Embrace new procurement technology that is enabling private sector organizations to reduce their cost for goods and services by 25% to 50%. Antiqued procurement programs that have not been updated in 20 or more years are as effective as typewriters in today's computer age.
One example of a private sector initiative that is lowering costs by an average of 42% on jobs awarded is the automated vendor selection (AVS) process. Driven by AVS TechnologyTM, vendors carefully screened and objectively qualified are automatically selected to compete for work and in doing so lower their prices to fill gaps in their production schedules. The buying organization benefits from lowered pricing from qualified vendors, and the winning vendor is awarded work that it otherwise would not have.
The competitive bidding environment provides a level playing field for all qualified vendors. For the buyer, there are additional benefits. When the technology is used with a robust web-based workflow and communications system and best practices, the process delivers total transparency, full accountability for all participants (buyer and vendor), strengthened quality controls and significant efficiency gains. Also, an indelible and auditable task-by-task record of each project is established for future reference.
This approach, already licensed by a host of private sector industries, can be used for a wide range of applications including specialty products, commercial printing, temporary staffing, direct mail, construction services, publications, packaging and transportation.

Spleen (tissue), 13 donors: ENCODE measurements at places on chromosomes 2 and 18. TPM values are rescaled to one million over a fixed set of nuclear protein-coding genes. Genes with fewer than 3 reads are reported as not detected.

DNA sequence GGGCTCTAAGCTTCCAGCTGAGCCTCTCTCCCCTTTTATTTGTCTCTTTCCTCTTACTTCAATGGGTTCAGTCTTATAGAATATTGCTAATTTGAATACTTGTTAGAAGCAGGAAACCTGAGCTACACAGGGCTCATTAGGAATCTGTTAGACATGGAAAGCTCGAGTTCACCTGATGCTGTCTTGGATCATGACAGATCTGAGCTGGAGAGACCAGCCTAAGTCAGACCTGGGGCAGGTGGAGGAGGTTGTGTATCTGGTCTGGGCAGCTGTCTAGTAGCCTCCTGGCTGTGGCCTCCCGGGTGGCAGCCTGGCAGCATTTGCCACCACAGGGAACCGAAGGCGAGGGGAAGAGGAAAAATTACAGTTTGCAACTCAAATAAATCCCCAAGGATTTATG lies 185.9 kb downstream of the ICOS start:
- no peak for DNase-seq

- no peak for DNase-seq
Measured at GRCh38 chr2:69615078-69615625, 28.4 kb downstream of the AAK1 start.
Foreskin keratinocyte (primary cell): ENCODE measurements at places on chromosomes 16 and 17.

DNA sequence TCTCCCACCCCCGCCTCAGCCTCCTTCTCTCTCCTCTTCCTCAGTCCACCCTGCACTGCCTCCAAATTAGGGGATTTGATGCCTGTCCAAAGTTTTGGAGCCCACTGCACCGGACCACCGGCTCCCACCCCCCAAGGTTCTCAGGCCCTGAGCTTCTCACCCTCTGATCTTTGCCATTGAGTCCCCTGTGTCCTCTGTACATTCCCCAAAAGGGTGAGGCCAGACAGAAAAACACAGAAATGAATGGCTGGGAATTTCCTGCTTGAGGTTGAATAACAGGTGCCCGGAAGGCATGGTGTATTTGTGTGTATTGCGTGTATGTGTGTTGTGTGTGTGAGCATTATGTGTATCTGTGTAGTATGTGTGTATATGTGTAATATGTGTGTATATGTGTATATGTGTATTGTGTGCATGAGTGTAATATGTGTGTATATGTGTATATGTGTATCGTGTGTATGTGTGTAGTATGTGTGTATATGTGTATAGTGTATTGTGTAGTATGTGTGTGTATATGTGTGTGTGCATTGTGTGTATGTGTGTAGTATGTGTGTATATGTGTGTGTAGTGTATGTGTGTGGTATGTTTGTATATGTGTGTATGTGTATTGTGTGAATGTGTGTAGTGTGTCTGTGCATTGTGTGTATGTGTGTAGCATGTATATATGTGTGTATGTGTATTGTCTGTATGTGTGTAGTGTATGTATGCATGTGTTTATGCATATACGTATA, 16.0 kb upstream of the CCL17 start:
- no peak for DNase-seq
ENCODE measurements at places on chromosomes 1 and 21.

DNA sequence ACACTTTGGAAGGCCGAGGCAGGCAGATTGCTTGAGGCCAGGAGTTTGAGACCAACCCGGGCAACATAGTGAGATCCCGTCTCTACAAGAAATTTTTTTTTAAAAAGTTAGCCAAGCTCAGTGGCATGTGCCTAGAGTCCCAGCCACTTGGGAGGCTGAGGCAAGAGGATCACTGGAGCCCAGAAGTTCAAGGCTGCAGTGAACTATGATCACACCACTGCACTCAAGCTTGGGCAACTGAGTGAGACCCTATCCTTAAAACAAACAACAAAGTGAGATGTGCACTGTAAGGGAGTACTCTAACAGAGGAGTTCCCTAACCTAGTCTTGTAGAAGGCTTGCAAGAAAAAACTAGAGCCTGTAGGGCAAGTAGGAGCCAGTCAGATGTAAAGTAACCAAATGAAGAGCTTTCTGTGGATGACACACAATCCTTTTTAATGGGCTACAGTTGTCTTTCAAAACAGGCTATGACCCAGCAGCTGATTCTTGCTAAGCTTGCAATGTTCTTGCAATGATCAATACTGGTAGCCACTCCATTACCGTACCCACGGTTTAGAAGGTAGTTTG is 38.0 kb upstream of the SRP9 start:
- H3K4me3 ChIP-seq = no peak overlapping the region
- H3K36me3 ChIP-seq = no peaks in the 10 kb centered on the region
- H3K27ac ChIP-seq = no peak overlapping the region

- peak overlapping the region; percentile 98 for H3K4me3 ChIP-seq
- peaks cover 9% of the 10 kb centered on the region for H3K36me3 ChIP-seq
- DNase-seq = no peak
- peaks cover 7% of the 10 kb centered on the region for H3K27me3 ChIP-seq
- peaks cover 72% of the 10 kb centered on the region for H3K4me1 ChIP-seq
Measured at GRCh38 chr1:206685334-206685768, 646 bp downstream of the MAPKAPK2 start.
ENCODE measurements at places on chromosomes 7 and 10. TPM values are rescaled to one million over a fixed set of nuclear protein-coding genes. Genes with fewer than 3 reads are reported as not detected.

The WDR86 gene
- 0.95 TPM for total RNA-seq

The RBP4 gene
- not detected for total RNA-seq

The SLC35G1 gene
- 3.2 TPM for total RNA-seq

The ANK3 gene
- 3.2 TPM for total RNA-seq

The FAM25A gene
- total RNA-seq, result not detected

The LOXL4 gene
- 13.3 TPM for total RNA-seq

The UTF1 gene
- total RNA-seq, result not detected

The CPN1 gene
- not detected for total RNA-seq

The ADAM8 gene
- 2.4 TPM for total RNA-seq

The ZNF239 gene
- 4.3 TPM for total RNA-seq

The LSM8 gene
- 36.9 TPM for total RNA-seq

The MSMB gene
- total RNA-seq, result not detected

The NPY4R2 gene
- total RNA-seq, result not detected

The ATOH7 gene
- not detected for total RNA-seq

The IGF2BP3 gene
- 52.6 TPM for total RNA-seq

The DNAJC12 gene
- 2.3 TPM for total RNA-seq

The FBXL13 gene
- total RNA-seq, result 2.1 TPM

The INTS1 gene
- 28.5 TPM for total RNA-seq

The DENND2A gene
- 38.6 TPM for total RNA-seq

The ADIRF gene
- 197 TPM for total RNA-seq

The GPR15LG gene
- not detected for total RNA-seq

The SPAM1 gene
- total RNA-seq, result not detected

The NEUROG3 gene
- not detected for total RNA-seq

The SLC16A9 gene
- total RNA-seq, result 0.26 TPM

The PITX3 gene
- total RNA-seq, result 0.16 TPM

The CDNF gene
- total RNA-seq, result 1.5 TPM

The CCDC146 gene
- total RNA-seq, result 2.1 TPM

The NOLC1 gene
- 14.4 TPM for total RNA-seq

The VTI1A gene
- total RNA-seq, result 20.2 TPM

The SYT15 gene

Using the 42% average savings of current AVS Technology private sector licensees as the benchmark, a Government Should Learn From Private Sector government program (local, state or federal) with $1 billion in procurement costs could achieve $420 million in cost reductions for procuring the same goods and services. In government parlance, that is $4.2 billion in cost savings over 10 years for each $1 billion in present costs. It is even more when considering that the savings of taking people off unemployment and putting them back to work in non-government jobs.
Before either of these cost reduction measures can be implemented to the benefit of private sector businesses, job seekers and taxpayers, government leaders have to change their ways. They must rein in government agencies that are duplicating services already provided in the private sector. It makes no more sense, for instance, for government agencies to operate printing plants than it does for them to manufacture their own vehicles. Leaders must demand that government agencies outsource work to private sector businesses that already are set up to perform a particular job. The role of government is not to compete with the private sector. Government's role is to implement the laws of the land, working in partnership with the private sector" the only legitimate creator of jobs in the United States.
About e-LYNXX Corporation
e-LYNXX Corporation patented the technology integral to e-commerce.
Endorsed by Educational & Institutional Cooperative Purchasing (E&I) and Printing Industries of America (PIA), e-LYNXX drives results through its three divisions.
AVS TechnologyTM licenses the patented* automated vendor selection procedure used in e-commerce and procurement systems.